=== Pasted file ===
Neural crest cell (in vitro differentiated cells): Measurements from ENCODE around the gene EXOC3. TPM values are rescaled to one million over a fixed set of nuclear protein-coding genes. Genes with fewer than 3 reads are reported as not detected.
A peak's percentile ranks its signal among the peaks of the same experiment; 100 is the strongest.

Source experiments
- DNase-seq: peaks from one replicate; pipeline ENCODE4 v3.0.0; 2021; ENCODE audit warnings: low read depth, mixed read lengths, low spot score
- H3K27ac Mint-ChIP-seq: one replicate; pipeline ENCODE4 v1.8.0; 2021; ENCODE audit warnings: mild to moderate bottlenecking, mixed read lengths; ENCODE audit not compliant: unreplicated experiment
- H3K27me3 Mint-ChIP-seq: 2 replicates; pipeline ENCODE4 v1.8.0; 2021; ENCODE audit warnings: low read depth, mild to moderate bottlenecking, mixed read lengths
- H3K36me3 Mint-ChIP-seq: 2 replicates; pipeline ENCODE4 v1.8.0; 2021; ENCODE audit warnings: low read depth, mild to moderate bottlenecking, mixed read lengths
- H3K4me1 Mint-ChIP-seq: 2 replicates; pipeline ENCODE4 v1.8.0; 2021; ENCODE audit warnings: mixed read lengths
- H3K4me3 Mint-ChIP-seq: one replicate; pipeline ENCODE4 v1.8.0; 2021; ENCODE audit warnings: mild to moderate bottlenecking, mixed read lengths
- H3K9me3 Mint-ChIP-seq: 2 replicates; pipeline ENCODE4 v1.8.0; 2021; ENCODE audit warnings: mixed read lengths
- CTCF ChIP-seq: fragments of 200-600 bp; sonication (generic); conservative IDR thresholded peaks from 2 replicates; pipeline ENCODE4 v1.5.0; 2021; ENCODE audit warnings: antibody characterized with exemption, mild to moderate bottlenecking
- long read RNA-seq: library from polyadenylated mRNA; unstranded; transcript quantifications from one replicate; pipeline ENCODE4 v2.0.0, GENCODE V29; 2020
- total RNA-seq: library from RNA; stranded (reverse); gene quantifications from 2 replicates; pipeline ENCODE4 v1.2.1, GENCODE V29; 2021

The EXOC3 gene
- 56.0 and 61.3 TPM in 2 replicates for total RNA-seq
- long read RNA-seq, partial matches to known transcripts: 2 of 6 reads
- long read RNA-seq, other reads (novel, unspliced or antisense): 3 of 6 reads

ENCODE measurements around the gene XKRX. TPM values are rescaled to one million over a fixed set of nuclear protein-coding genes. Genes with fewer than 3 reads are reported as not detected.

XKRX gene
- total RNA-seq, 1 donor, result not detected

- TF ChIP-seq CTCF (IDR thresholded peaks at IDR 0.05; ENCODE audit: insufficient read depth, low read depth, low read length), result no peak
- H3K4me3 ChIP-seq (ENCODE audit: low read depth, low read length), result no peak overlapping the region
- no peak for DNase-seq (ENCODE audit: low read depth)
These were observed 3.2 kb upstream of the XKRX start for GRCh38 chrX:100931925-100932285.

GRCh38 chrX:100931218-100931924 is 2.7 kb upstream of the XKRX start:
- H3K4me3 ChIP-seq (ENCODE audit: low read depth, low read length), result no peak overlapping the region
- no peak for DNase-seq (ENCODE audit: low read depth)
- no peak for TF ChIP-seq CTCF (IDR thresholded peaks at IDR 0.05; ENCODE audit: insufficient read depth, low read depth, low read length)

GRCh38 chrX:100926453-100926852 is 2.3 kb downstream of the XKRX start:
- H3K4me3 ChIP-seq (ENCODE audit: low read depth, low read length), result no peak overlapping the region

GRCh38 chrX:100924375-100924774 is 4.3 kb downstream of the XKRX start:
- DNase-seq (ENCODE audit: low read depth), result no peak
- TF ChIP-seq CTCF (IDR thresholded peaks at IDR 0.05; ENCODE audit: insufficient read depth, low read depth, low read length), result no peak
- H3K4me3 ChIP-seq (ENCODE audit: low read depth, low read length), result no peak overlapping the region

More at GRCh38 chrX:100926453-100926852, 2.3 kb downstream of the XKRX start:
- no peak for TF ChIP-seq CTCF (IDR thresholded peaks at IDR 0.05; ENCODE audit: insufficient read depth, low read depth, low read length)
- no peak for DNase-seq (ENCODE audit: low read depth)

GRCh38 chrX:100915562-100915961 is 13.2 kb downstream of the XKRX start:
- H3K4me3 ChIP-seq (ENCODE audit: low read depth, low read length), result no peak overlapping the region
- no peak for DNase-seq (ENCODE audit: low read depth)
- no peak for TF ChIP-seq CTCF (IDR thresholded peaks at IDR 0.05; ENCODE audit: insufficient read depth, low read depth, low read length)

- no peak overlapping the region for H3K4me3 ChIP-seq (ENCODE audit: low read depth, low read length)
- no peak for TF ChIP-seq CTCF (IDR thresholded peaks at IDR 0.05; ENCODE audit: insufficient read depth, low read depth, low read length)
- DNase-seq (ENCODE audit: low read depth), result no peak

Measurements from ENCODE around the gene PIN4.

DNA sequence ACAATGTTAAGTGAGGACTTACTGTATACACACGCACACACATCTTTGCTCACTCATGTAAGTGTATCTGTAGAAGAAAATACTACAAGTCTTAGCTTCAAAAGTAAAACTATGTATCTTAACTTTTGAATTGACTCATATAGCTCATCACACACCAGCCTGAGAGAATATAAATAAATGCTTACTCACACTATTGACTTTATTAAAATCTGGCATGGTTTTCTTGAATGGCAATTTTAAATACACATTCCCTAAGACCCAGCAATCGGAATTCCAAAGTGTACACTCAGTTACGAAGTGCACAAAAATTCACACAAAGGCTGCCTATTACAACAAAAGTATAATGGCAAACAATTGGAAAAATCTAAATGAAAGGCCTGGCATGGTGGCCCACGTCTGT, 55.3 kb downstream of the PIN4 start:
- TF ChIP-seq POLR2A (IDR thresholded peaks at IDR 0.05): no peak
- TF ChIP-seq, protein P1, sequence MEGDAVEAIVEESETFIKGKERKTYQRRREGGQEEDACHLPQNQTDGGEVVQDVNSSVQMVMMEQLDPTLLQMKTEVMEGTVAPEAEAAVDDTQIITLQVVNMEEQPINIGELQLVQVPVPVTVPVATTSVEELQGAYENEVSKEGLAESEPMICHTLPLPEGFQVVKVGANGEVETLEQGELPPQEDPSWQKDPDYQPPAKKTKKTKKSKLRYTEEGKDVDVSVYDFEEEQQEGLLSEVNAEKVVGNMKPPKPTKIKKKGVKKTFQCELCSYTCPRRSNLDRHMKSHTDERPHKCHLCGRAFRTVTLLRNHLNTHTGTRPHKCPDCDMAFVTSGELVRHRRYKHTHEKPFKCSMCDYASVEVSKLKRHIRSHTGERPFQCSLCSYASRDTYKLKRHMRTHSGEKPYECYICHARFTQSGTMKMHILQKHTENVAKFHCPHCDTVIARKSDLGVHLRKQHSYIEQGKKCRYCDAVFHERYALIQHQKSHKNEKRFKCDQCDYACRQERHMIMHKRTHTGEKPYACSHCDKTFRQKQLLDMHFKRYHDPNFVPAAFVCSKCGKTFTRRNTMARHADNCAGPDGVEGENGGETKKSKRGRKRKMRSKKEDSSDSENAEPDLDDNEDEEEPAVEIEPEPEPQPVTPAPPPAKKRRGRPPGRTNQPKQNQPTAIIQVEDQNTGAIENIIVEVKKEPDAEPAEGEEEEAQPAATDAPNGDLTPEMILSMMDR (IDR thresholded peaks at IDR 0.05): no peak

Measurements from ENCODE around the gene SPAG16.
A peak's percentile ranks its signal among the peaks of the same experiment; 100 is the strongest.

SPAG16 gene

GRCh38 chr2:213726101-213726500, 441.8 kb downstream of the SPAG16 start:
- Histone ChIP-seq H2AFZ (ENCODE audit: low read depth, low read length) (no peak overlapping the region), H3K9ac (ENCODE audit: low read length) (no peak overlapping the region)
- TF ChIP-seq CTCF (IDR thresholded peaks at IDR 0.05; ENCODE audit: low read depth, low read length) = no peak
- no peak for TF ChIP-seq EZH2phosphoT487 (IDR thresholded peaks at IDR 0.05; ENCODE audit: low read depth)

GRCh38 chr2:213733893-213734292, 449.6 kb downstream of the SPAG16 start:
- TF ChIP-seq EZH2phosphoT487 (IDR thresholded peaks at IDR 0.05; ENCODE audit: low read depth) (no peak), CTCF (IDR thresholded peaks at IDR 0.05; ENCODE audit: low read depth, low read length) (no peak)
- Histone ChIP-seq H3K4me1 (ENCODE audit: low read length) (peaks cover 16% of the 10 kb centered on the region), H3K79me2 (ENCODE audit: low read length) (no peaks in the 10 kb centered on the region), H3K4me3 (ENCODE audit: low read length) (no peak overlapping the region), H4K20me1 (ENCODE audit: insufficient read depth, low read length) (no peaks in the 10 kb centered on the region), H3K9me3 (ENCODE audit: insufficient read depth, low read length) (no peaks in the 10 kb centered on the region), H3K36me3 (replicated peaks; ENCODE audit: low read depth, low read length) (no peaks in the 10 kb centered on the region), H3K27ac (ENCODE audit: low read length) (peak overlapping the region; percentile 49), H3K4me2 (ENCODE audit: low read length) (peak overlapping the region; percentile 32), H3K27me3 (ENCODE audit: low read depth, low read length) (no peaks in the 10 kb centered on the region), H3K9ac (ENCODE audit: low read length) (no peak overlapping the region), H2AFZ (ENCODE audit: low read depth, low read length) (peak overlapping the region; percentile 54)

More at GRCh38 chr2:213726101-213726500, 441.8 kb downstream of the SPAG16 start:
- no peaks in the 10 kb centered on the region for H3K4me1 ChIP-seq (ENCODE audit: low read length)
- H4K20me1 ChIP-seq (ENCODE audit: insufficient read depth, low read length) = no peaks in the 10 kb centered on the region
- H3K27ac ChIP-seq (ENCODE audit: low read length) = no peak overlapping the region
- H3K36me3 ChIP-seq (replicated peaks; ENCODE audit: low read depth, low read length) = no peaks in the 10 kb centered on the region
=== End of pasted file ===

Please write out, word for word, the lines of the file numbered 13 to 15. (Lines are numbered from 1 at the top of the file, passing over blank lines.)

- total RNA-seq: library from RNA; stranded (reverse); gene quantifications from 2 replicates; pipeline ENCODE4 v1.2.1, GENCODE V29; 2021

The EXOC3 gene
- 56.0 and 61.3 TPM in 2 replicates for total RNA-seq